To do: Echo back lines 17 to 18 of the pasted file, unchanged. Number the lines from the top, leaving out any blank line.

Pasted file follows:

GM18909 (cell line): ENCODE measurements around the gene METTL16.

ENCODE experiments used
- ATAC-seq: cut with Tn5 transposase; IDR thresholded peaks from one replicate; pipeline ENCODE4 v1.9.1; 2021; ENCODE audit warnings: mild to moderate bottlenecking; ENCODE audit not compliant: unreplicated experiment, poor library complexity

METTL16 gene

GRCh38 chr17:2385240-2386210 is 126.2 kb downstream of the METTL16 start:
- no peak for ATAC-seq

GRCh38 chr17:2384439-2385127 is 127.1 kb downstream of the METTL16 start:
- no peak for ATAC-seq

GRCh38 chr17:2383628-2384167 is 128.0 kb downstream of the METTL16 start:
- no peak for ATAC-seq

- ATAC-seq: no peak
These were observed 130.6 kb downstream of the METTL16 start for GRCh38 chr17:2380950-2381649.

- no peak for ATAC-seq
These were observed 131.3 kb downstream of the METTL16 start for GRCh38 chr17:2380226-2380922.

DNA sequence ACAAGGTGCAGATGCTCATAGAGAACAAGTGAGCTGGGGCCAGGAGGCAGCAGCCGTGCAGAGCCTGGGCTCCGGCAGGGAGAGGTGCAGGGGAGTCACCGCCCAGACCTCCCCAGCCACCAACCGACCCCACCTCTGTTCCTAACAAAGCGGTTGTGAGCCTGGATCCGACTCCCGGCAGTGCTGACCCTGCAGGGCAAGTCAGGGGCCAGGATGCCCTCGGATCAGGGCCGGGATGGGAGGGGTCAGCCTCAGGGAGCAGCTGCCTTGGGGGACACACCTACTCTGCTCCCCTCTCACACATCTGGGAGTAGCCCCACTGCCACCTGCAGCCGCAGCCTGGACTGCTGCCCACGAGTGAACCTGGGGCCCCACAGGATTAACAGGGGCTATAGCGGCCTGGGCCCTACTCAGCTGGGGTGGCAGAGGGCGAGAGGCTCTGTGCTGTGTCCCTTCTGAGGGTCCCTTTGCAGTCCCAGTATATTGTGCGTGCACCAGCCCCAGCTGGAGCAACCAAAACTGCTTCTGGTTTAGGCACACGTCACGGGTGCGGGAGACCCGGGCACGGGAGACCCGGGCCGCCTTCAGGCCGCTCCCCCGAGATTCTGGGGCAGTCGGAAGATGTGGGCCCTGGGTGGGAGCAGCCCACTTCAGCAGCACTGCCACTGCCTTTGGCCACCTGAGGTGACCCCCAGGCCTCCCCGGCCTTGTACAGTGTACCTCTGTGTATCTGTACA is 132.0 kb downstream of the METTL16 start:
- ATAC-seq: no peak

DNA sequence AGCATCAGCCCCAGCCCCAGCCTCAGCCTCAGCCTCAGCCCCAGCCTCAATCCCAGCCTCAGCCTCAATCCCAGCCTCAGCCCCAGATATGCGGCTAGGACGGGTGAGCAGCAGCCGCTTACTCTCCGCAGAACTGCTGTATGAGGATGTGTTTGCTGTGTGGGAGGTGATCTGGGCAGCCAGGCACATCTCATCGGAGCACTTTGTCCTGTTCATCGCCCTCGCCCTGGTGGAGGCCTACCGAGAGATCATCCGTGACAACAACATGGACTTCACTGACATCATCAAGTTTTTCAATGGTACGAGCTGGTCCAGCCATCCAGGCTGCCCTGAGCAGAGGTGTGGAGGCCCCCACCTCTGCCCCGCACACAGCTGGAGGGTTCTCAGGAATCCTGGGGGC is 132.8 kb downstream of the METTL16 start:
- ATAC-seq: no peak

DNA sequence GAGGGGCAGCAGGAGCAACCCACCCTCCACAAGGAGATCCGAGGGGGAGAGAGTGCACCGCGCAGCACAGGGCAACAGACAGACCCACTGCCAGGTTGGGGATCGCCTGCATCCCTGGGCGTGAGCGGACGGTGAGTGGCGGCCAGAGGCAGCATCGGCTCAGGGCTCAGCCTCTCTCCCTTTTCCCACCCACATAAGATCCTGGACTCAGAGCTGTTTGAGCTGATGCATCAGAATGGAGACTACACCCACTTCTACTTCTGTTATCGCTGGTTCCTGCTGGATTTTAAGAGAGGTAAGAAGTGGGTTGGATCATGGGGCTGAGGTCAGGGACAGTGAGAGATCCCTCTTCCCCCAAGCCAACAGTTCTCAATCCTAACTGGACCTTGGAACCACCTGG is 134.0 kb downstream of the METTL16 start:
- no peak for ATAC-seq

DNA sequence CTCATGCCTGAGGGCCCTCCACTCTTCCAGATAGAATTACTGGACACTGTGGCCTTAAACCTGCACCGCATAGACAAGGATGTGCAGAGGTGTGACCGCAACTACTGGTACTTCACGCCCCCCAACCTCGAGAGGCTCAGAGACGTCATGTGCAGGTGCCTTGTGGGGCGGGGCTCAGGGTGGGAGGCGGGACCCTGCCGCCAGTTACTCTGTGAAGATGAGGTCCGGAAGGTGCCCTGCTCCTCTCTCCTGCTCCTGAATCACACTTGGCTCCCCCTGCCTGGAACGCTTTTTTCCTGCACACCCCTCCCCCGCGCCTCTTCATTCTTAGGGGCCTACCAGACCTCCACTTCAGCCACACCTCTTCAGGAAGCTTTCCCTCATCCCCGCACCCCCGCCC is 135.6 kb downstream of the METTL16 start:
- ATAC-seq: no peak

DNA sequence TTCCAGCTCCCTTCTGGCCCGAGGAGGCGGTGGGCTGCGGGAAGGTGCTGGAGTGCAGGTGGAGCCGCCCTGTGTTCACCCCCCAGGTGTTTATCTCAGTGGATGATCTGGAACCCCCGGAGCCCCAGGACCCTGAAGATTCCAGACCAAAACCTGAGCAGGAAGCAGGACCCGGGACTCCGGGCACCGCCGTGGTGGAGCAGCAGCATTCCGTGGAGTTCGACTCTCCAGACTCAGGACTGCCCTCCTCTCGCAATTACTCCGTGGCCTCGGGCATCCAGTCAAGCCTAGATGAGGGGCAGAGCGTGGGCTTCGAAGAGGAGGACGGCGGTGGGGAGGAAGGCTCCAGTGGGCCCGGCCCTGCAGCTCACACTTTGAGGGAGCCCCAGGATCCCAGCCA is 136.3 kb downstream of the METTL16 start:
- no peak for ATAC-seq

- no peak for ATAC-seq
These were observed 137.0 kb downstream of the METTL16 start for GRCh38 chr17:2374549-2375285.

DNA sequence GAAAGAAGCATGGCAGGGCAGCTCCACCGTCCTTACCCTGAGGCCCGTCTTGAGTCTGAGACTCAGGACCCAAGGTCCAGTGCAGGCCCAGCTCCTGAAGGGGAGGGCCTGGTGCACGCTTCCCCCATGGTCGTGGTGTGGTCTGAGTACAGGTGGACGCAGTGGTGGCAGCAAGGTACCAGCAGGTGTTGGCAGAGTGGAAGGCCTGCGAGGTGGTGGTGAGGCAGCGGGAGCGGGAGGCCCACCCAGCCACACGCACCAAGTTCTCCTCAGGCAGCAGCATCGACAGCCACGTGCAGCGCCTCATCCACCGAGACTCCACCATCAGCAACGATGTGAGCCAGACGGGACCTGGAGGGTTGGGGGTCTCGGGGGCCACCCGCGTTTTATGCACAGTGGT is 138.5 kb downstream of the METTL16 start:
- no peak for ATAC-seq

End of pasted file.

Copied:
DNA sequence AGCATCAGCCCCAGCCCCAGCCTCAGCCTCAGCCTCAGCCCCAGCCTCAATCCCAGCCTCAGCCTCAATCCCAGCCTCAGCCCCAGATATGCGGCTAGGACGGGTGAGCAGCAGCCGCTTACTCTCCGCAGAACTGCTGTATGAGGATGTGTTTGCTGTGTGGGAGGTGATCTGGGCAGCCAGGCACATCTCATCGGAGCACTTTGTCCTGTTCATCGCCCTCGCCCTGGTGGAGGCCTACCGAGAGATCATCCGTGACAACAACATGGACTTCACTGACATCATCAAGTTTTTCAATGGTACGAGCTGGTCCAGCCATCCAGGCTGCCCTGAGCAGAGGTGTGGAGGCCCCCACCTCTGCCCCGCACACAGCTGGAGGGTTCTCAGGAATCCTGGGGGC is 132.8 kb downstream of the METTL16 start:
- ATAC-seq: no peak